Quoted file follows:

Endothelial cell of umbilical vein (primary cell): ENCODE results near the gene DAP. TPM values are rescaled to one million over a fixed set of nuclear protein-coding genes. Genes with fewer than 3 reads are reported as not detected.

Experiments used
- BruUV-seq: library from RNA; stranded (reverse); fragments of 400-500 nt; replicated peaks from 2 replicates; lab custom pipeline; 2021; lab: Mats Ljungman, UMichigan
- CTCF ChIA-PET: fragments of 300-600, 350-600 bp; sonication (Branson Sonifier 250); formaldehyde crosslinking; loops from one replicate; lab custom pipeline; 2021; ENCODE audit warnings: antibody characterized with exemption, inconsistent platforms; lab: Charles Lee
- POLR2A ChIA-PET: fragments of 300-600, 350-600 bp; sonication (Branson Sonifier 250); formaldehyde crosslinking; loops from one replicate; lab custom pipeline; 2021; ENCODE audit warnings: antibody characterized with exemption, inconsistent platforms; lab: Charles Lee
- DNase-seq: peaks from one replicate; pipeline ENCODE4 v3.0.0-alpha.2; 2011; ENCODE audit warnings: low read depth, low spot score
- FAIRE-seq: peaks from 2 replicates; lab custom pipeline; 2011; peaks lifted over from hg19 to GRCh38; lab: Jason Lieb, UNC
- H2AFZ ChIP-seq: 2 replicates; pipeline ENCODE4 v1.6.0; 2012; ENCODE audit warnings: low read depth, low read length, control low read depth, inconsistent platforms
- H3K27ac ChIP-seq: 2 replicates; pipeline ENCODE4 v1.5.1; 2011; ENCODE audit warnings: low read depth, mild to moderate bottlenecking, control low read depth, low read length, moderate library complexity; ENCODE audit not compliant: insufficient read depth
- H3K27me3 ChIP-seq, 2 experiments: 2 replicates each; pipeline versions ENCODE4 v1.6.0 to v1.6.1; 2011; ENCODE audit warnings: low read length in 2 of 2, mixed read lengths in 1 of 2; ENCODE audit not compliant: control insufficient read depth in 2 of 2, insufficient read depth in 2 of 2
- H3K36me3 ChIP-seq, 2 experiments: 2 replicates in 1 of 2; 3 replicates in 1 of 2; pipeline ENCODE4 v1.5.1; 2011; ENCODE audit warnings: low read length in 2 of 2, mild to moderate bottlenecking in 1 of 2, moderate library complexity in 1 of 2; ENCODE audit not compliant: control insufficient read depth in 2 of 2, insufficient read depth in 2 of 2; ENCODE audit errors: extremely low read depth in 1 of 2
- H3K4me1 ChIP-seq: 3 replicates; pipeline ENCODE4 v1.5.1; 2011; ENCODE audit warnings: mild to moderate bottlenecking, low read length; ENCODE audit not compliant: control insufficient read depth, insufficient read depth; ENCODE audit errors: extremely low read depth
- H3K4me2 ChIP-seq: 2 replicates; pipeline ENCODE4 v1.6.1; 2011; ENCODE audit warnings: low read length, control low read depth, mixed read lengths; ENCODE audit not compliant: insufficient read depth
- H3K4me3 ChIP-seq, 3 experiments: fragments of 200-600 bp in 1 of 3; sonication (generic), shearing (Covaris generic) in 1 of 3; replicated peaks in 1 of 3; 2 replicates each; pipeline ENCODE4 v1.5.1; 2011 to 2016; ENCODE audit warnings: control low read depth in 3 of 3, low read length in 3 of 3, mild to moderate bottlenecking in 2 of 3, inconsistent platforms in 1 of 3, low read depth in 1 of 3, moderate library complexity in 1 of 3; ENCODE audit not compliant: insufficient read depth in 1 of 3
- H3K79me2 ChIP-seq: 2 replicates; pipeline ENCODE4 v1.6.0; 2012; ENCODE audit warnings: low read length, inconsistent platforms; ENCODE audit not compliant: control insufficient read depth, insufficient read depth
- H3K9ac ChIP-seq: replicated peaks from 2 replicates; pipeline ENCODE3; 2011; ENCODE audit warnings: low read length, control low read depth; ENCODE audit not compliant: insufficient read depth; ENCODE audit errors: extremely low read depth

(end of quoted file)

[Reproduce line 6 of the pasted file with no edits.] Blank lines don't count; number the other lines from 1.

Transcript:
- DNase-seq: peaks from one replicate; pipeline ENCODE4 v3.0.0-alpha.2; 2011; ENCODE audit warnings: low read depth, low spot score